An initial group of highly qualified pharmacists and nurses can now prescribe medicine and order tests for patients without needing a doctor to sign off on them.
They are from different healthcare clusters, and are the first to finish a national programme certifying them as collaborative prescribing practitioners (CPP).
But the 19 experienced pharmacists and 19 advanced practice nurses (APNs) from the National Healthcare Group, National University Health System and SingHealth will have to wait until their hospitals attain a licence, for which they can now apply, for them to start.
Having such qualified personnel who are able to prescribe medicine or order tests would save patients time, said healthcare professionals. Said Associate Professor Tham Kum Ying, education director and senior consultant for emergency medicine at Tan Tock Seng Hospital: "For the APNs in the emergency department whom I work with, my estimation is that they save each patient about eight minutes."
Prof Tham also chairs the committee overseeing the curriculum for the National Collaborative Prescribing Programme.
GIVING BETTER CARE
It gives us satisfaction to know we can go that extra mile for our patients, to give them that continuity of care. Otherwise, they would have to face prolonged waiting times while we consult the doctors and sort out prescriptions for them.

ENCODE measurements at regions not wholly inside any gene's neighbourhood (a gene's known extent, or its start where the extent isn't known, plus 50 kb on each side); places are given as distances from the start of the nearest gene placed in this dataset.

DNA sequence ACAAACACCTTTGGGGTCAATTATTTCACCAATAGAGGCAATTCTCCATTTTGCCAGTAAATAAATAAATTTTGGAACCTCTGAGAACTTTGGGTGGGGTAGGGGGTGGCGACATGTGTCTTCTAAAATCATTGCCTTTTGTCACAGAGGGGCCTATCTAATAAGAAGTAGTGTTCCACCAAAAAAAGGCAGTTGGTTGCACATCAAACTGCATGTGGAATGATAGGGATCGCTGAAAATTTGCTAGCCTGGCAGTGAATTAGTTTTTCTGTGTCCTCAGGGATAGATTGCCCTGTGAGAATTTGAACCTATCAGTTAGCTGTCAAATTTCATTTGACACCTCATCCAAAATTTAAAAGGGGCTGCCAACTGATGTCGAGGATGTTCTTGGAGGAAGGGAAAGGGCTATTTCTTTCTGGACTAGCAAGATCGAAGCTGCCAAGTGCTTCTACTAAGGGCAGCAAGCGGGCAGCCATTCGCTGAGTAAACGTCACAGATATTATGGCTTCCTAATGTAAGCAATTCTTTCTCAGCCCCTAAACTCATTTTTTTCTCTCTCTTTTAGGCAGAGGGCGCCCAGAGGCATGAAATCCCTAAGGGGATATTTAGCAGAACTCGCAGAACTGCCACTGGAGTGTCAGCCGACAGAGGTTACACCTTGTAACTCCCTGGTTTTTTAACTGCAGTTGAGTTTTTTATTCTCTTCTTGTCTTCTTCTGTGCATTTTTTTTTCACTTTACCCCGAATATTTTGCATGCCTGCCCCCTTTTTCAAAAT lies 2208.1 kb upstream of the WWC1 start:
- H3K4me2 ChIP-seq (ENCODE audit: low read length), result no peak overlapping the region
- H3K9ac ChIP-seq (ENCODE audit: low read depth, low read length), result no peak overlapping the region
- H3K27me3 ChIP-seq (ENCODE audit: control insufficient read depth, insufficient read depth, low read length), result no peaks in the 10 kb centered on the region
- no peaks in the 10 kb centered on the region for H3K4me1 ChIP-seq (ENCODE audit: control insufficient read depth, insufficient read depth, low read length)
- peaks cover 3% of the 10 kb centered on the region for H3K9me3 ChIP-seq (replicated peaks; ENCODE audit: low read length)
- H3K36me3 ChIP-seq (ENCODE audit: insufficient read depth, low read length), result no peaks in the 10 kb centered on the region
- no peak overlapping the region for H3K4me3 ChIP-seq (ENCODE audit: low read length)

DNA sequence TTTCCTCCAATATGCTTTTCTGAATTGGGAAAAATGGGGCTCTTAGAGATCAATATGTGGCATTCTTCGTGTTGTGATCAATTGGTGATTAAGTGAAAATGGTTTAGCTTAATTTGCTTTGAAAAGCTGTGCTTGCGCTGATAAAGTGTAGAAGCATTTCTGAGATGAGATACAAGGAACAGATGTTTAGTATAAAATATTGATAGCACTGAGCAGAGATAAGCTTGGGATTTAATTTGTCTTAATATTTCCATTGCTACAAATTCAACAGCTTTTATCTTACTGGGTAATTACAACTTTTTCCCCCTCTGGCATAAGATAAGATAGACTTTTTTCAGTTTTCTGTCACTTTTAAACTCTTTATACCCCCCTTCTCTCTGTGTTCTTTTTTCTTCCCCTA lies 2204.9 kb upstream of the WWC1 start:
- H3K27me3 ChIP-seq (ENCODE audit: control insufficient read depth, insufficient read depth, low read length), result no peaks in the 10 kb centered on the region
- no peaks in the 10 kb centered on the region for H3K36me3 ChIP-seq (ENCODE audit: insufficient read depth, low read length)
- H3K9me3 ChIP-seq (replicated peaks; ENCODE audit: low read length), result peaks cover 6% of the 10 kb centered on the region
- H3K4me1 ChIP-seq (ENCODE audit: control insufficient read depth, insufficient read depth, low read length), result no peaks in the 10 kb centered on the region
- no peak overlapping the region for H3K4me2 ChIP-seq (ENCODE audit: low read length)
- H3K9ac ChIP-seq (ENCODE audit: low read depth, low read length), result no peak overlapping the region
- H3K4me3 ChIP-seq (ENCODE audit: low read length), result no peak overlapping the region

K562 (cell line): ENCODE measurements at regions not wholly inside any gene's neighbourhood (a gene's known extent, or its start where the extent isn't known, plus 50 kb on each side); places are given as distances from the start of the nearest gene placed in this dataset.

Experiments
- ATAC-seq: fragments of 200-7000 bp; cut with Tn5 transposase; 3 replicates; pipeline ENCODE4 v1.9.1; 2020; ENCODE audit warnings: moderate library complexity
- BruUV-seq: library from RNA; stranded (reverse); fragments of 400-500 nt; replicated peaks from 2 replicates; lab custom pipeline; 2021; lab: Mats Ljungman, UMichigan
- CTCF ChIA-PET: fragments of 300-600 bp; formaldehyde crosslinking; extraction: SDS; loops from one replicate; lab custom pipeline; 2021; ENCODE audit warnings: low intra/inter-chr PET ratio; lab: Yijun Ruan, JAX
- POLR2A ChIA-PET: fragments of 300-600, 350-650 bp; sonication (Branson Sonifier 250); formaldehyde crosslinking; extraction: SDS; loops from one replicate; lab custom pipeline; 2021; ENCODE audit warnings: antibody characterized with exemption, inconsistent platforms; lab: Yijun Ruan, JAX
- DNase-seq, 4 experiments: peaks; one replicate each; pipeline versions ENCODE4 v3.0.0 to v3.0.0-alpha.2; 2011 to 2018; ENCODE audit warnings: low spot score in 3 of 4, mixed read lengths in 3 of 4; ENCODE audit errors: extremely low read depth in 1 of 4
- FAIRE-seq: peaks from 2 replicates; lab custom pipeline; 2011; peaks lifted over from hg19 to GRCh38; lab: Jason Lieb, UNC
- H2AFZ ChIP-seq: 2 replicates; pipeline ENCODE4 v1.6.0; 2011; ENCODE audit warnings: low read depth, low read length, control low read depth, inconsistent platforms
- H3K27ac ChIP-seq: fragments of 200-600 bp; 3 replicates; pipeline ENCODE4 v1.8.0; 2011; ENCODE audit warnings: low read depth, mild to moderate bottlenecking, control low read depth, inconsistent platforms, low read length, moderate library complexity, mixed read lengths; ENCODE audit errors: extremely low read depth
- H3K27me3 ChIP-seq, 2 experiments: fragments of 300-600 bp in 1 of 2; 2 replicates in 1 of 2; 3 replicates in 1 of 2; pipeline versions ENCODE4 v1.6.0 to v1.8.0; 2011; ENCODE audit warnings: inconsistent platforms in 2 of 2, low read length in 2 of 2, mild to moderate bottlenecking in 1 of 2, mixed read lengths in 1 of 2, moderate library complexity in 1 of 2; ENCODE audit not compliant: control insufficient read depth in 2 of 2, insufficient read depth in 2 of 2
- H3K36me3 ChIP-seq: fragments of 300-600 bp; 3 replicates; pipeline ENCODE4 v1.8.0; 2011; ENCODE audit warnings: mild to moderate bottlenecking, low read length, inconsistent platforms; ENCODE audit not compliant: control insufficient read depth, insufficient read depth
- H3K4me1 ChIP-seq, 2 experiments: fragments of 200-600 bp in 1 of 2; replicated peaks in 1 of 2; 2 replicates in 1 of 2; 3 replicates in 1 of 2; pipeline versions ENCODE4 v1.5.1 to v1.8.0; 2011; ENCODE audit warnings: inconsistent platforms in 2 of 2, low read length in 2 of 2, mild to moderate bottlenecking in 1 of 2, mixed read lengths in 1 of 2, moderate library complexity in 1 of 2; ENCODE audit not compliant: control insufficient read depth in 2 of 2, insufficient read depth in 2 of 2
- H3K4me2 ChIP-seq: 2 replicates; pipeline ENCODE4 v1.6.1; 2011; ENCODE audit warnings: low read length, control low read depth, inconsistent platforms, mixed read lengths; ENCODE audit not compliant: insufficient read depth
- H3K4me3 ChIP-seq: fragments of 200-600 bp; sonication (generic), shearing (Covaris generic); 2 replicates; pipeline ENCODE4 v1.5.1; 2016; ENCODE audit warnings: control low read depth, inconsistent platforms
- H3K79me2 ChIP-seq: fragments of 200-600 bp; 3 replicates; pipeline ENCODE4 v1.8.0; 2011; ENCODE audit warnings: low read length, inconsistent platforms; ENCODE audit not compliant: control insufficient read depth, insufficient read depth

''DR KAREN KOH, on how collaborative prescribing practitioners would become more important with an ageing population.
A graduate of the programme, Dr Karen Koh, 42, an APN at National University Hospital who set up four APN-led clinics in collaboration with cardiologists at NUH, said collaborative prescribing practitioners would become even more important with an ageing population. She said: "It gives us satisfaction to know we can go that extra mile for our patients, to give them that continuity of care. Otherwise, they would have to face prolonged waiting times while we consult the doctors and sort out prescriptions for them."
Mr Ng Boon Tat, 40, principal clinical pharmacist at the Institute of Mental Health, said the most valuable part of the programme was learning to conduct physical assessments and patient evaluations. With those skills, he may be able to spot health issues faced by patients with schizophrenia, for instance, and bring them to the attention of a doctor. He said: "I can help the psychiatrist to co-manage patients within the collaborative practice agreement, and hopefully that can increase the availability and access of healthcare to them."
For it all to work, said NUS Department of Pharmacy Associate Professor Priscilla How, 42, inter-professional education is key. She said: "Through the course, I saw a lot of camaraderie because the nurses, doctors and pharmacists all came together to help and teach one another. It was really heartwarming to see all the different medical professions come together."
The National Collaborative Prescribing Programme is a three-month programme organised by National University of Singapore's Alice Lee Centre for Nursing Studies and Department of Pharmacy. It is conducted twice a year, and its next intake is on Aug 14.